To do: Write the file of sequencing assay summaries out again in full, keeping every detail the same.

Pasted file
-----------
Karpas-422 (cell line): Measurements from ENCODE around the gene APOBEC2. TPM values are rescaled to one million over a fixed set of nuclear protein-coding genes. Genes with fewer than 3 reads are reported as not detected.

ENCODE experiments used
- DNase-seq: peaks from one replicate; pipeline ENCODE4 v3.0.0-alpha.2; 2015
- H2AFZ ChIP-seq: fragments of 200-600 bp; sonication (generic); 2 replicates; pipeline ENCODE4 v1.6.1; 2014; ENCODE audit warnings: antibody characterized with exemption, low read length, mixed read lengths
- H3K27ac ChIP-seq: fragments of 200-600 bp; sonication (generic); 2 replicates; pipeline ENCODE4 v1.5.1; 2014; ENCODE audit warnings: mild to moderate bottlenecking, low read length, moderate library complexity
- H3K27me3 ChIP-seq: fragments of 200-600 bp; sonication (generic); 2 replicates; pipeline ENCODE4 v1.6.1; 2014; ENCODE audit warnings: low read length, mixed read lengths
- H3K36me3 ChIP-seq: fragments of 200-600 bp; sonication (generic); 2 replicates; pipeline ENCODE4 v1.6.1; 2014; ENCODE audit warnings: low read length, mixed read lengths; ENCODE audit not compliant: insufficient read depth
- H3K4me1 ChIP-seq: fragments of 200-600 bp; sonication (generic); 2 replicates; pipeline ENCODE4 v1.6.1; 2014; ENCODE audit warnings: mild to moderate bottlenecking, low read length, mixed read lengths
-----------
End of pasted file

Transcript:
Karpas-422 (cell line): Measurements from ENCODE around the gene APOBEC2. TPM values are rescaled to one million over a fixed set of nuclear protein-coding genes. Genes with fewer than 3 reads are reported as not detected.

ENCODE experiments used
- DNase-seq: peaks from one replicate; pipeline ENCODE4 v3.0.0-alpha.2; 2015
- H2AFZ ChIP-seq: fragments of 200-600 bp; sonication (generic); 2 replicates; pipeline ENCODE4 v1.6.1; 2014; ENCODE audit warnings: antibody characterized with exemption, low read length, mixed read lengths
- H3K27ac ChIP-seq: fragments of 200-600 bp; sonication (generic); 2 replicates; pipeline ENCODE4 v1.5.1; 2014; ENCODE audit warnings: mild to moderate bottlenecking, low read length, moderate library complexity
- H3K27me3 ChIP-seq: fragments of 200-600 bp; sonication (generic); 2 replicates; pipeline ENCODE4 v1.6.1; 2014; ENCODE audit warnings: low read length, mixed read lengths
- H3K36me3 ChIP-seq: fragments of 200-600 bp; sonication (generic); 2 replicates; pipeline ENCODE4 v1.6.1; 2014; ENCODE audit warnings: low read length, mixed read lengths; ENCODE audit not compliant: insufficient read depth
- H3K4me1 ChIP-seq: fragments of 200-600 bp; sonication (generic); 2 replicates; pipeline ENCODE4 v1.6.1; 2014; ENCODE audit warnings: mild to moderate bottlenecking, low read length, mixed read lengths